Canadian Plastics

Lear first to purchase new multi-material molding system from Husky

By Judith Nancekivell   

In the highly competitive automotive market, technology may be the key to survival for parts suppliers....

In the highly competitive automotive market, technology may be the key to survival for parts suppliers.

“We want to help our customers stop the squeezing and change the rules of the game,” said Rich Sieradzki, general manager for Husky Injection Molding Systems’ Detroit Technical Center.

At the company’s automotive technical centre in Novi, MI, Husky unveiled new injection molding technology aimed at doing just that.

The Quadloc-Tandem-Index (QTI) system enables the cost-effective manufacture of large interior and exterior plastic panels with multiple materials in a single machine. The QTI produces a complete part with improved quality, lower cost and less downstream assembly. It is the latest development in the Quadloc machine line from Husky, headquartered in Bolton, ON.


Husky sold its first QTI system to Tier-1 automotive interiors specialist Lear Corp. in Southfield MI. Lear plans to use the 3,150 metric ton QTI machine at one of its U.S. plants. Lear also worked with Husky to develop the QTI concept along with several materials suppliers to develop special thermoplastic elastomers (TPEs) modified with additives to give longer flow lengths.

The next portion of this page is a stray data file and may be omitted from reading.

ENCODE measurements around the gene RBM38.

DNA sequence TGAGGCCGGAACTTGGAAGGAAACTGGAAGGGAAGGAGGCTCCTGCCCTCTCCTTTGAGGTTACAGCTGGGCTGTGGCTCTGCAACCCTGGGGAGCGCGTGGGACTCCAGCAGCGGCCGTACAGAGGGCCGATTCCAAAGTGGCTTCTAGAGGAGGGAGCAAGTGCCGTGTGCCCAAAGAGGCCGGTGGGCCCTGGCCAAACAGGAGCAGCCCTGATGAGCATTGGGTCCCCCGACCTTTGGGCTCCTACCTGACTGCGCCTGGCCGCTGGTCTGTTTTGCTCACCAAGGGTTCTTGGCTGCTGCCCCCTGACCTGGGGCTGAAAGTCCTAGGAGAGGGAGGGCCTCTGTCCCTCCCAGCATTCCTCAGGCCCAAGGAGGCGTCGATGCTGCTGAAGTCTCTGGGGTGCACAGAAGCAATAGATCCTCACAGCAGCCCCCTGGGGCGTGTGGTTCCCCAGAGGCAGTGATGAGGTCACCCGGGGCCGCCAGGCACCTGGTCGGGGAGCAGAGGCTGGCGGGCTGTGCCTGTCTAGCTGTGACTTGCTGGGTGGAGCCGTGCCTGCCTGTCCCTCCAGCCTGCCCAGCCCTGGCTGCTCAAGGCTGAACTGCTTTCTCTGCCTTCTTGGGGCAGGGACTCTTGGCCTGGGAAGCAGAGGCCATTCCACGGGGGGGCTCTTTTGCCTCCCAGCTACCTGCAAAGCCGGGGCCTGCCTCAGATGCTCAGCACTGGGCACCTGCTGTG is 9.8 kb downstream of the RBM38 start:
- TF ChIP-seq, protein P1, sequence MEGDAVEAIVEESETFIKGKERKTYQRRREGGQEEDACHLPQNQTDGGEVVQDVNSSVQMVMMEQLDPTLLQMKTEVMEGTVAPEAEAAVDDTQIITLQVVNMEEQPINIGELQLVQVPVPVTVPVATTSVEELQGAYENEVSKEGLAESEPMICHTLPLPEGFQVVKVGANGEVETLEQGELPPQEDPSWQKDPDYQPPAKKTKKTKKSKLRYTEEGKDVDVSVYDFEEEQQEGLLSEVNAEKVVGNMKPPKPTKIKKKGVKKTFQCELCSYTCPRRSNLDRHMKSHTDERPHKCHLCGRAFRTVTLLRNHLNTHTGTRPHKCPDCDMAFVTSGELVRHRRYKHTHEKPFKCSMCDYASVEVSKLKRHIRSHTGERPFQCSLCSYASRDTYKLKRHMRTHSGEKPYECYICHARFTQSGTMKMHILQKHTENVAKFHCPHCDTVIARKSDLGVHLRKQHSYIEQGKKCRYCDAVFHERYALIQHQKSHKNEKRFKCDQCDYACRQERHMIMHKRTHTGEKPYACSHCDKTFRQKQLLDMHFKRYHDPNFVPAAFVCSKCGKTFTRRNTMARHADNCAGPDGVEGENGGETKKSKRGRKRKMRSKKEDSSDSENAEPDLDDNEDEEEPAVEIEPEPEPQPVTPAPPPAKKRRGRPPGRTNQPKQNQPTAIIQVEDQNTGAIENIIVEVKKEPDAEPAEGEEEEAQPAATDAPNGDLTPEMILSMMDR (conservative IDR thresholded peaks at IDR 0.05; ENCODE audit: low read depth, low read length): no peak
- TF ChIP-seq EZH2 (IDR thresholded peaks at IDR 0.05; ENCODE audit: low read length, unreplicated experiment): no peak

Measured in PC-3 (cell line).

Lear’s first job for the QTI will be for the manufacturing of a door bolster made of talc-filled polypropylene overmolded with TPE, launching in mid-2005. Two more parts made with the same material will be on vehicles coming out in 2006. Lear is targeting several automotive segments for this technology — for example, mid-range cars and SUVs.

“We believe multi-material automotive applications are an ideal solution in the ongoing quest to improve quality, while maintaining or reducing production costs,” said Ken Shaner, vice-president of manufacturing technology for Lear.

During a demonstration at Husky’s Detroit technical centre, the QTI machine was shown running a prototype mold from Lear for an instrument panel (IP), overmolded with TPE.

Shaner cited several advantages to this approach over other IP manufacturing methods as molded-in colour, molded and painted, vacuum formed foamed vinyl, slush/rotocast PVC and spray polyurethane. The advantages include precision fit and finish, design flexibility, softer touch and superior grain definition and sharp radii of 0.55mm. The QT1 also provides a consistent wall thickness for the overmolded TPE, the ability of the TPE to hide sink marks, a substrate that is virtually inseparable from the overmolded finish and recyclability.


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